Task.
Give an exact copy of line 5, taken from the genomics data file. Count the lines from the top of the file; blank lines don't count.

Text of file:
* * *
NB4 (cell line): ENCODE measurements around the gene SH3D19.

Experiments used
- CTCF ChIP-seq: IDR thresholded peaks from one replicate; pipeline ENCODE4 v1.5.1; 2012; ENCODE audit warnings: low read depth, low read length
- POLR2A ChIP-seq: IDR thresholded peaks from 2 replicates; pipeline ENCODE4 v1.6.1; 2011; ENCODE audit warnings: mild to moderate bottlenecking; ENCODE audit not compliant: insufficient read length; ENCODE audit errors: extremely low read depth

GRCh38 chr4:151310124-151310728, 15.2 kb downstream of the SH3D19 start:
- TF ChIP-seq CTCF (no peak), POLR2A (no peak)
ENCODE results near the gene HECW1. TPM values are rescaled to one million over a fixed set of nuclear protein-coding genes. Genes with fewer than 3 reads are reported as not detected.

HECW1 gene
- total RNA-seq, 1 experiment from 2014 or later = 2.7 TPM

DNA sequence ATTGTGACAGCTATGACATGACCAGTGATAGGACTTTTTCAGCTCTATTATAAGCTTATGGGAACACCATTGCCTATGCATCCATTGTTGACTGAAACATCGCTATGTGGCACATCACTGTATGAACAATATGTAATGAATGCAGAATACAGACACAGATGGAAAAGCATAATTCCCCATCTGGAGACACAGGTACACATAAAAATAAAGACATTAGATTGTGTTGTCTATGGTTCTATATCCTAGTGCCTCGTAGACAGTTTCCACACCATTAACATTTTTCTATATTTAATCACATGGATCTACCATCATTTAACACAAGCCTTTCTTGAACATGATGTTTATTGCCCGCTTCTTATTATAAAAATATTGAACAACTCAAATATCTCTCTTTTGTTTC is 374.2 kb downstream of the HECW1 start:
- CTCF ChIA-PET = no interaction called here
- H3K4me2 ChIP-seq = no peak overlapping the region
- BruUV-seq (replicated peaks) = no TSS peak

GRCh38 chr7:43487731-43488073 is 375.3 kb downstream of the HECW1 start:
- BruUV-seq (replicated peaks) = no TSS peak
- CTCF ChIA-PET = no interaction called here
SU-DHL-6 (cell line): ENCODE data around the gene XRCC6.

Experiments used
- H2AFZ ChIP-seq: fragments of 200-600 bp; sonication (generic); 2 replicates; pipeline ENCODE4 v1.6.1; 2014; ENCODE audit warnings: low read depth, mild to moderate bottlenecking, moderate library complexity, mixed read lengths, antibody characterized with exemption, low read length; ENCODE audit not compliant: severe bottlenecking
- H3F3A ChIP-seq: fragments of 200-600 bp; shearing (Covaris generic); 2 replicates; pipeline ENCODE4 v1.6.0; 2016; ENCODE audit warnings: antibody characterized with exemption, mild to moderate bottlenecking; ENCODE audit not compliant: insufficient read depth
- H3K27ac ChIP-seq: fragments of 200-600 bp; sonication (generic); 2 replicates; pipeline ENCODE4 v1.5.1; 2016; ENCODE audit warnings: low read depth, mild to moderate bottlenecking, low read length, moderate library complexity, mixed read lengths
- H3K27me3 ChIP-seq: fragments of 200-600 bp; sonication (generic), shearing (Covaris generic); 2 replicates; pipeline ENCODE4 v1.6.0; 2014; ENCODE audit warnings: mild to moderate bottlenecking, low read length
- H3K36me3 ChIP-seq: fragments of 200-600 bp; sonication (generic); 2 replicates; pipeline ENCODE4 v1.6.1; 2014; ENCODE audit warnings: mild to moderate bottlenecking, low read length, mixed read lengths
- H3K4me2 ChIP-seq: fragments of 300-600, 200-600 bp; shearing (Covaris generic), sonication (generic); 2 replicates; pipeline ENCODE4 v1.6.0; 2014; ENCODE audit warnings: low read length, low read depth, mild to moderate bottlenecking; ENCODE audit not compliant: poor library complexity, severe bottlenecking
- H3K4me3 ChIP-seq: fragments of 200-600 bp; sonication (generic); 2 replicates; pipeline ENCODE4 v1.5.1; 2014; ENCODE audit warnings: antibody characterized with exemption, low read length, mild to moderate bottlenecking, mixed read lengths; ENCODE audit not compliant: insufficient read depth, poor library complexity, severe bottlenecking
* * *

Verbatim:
GRCh38 chr4:151310124-151310728, 15.2 kb downstream of the SH3D19 start: